And the Children Shall Lead in Energy Conservation
Bloomington, IN – A recent study in the journal Nature Energy reported that when children are taught to turn off power strips at night and wash clothes in cold water, their parents starting following their lead and doing the same.
The study, which involved 318 Girl Scouts, all fourth and fifth graders in Northern California, was conducted by Oregon State University and Stanford University and was published at the end of July 2016.
The goal was to teach the girls new energy-conservation behaviors and to see if it could impact their actions regarding energy efficiency as well as the actions of their families.
Before the five-week program began, the girls and their parents completed surveys regarding their knowledge of energy conservation and if this awareness had impacted their practices in conserving energy. They were then surveyed again directly after the instruction and for several months following.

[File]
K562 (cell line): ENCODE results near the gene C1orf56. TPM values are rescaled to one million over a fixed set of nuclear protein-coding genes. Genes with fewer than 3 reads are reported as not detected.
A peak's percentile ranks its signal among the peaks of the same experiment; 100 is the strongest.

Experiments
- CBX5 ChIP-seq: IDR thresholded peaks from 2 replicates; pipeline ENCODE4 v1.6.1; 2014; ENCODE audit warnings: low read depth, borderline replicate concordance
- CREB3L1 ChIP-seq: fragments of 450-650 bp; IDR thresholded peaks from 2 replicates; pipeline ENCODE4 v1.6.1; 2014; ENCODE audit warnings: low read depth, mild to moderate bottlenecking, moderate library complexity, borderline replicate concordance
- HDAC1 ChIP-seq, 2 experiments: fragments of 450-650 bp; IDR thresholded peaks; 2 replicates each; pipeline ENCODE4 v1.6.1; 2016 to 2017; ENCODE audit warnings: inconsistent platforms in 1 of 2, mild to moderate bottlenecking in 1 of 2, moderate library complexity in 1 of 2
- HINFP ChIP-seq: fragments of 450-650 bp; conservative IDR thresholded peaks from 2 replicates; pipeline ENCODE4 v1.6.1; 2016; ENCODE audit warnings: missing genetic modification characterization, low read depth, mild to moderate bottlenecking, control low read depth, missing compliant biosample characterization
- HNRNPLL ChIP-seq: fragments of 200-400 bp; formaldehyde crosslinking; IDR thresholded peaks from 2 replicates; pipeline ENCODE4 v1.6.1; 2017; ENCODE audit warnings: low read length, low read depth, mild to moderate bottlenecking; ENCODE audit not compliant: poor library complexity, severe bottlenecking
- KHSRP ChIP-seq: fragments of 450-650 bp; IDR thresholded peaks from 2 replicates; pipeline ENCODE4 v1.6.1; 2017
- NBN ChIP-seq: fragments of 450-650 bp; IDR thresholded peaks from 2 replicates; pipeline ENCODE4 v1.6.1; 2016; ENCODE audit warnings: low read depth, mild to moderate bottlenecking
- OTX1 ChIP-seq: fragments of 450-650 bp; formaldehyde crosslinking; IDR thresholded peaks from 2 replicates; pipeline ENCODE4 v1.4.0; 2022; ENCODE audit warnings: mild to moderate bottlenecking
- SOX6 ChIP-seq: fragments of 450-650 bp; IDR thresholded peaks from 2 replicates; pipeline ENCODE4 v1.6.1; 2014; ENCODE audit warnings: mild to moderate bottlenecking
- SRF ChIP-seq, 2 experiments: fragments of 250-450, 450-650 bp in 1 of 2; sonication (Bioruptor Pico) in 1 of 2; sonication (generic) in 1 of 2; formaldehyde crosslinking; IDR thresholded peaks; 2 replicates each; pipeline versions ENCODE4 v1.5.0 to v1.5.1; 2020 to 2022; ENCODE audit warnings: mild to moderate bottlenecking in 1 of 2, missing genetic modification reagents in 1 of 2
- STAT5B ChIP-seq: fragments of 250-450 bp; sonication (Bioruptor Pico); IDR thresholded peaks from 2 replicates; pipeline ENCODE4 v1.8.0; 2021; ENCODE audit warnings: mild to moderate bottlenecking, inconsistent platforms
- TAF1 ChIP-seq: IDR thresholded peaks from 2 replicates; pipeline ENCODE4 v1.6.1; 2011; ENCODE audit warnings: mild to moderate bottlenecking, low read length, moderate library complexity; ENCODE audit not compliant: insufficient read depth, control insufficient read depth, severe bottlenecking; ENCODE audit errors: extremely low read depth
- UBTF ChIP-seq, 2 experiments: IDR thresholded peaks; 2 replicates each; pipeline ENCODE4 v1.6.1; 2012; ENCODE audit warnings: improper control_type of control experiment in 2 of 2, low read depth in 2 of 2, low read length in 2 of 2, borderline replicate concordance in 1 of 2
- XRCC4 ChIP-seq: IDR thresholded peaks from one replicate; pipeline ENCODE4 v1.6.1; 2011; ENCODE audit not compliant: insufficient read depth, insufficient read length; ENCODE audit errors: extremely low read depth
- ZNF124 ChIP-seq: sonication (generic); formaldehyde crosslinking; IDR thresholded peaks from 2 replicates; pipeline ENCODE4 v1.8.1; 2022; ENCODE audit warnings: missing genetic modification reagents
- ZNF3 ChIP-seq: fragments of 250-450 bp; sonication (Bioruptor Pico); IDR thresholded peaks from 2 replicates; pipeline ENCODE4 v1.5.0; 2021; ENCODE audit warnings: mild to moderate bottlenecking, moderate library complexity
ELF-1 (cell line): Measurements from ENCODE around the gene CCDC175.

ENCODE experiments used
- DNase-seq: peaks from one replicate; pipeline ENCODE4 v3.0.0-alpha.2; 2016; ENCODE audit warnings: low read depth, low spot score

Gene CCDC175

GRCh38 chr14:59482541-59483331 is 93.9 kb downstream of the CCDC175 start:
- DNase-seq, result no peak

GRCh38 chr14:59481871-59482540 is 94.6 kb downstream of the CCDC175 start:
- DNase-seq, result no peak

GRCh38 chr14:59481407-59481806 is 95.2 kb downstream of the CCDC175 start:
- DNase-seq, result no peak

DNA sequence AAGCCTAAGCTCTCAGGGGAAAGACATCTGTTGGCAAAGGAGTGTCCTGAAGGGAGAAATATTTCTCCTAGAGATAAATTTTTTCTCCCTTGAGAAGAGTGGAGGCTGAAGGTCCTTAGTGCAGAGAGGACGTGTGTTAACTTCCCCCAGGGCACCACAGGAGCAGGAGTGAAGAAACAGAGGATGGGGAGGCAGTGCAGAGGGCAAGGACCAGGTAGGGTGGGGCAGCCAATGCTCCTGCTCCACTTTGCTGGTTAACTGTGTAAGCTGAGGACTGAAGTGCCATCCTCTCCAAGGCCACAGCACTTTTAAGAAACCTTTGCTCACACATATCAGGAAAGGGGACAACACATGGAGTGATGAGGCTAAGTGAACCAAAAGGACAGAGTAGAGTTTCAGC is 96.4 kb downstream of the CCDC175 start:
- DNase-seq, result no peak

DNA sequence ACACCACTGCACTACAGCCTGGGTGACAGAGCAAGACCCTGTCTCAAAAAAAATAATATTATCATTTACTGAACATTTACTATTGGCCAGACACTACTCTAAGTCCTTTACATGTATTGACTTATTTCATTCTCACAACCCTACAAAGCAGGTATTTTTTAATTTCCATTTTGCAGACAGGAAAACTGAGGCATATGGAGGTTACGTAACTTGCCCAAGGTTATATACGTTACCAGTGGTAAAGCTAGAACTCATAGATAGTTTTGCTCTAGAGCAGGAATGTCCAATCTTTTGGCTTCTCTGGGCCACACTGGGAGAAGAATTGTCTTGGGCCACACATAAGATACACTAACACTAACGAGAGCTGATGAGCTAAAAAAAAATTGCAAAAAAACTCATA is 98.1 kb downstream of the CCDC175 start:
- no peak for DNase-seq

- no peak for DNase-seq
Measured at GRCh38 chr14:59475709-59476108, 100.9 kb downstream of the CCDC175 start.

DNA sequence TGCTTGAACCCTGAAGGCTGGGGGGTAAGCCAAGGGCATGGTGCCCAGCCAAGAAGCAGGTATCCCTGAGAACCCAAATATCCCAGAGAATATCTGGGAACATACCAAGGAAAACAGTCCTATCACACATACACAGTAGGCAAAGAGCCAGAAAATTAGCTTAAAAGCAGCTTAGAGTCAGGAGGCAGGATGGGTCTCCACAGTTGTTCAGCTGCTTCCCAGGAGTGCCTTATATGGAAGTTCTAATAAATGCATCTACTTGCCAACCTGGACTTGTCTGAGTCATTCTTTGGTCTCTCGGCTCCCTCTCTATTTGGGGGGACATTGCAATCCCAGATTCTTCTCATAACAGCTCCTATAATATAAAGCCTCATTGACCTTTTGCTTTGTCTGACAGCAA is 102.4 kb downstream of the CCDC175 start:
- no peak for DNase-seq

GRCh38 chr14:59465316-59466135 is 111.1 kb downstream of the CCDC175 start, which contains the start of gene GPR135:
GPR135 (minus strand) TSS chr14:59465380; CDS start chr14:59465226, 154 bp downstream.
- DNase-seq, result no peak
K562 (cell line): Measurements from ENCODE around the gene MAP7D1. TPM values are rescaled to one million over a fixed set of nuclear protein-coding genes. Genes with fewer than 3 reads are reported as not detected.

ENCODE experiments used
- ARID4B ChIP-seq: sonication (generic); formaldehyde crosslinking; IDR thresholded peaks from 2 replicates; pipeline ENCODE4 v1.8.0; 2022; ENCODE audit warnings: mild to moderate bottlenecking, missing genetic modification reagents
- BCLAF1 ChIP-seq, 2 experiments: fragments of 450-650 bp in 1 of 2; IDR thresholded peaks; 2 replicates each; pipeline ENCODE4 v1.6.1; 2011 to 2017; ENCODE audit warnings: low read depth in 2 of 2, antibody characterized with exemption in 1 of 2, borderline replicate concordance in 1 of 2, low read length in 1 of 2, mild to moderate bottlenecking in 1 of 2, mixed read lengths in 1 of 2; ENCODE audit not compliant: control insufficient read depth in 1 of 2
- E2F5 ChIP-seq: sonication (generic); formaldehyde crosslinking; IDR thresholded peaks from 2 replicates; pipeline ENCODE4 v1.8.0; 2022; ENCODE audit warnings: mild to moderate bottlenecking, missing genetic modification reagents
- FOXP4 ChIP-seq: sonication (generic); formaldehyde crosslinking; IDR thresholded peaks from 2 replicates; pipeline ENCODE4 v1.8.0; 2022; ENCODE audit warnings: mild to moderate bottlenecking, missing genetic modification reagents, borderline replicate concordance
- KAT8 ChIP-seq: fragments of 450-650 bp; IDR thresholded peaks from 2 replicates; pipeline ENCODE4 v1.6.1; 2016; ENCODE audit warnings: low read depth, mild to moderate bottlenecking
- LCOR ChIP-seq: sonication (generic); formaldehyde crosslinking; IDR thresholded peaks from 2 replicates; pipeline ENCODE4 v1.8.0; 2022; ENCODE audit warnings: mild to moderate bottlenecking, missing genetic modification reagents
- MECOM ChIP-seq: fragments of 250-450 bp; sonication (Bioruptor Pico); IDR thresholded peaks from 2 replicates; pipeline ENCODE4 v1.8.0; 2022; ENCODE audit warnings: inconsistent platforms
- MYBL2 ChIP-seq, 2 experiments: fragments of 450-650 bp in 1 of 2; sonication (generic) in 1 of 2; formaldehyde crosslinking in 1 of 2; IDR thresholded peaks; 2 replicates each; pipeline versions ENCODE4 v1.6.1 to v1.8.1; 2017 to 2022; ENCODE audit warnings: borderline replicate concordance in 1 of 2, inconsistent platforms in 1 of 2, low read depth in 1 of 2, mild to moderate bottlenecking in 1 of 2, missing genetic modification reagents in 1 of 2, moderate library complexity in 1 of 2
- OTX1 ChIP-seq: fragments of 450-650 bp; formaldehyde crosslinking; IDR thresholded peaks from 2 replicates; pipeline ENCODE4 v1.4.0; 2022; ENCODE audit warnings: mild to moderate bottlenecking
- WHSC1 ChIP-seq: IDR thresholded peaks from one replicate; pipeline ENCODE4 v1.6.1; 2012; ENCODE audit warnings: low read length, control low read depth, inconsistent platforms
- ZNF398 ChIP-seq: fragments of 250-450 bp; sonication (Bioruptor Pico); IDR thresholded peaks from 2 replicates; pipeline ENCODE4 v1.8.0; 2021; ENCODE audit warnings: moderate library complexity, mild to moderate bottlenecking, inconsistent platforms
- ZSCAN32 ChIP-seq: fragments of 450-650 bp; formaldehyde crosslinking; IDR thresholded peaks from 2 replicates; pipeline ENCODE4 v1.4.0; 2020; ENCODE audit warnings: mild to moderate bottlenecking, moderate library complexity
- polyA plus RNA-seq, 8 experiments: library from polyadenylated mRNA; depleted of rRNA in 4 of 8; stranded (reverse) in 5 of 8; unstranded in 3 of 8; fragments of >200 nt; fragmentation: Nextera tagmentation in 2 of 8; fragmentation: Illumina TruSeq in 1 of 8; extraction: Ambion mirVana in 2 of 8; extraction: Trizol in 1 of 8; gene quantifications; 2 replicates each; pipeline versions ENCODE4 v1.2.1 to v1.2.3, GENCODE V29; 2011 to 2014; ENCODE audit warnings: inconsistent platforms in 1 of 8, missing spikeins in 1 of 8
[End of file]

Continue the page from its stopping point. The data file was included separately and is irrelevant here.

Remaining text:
The results of the study found that the girls actively practiced the steps they were taught. Further, they soon taught and encouraged their parents to adopt the same energy-saving steps, which they did for an average of seven months and longer.
“The findings suggest that these kinds of educational programs could have a significant and lasting impact on family energy consumption,” says Hilary Boudet, an assistant professor of climate change and energy at Oregon State University and lead author of the paper.
“Children are a critical audience for environmental programs because their current behavior likely predicts future behavior.”
Stephen Ashkin, CEO of Sustainability Dashboard Tools, Inc., says the study and its results represent even more to him.
“Teaching children about ways to reduce energy [consumption] and promote sustainability at a young age means it can become part of a child’s behavioral makeup,” says Ashkin. “It can become the foundation for creating a ‘culture of sustainability’ in this country and globally.”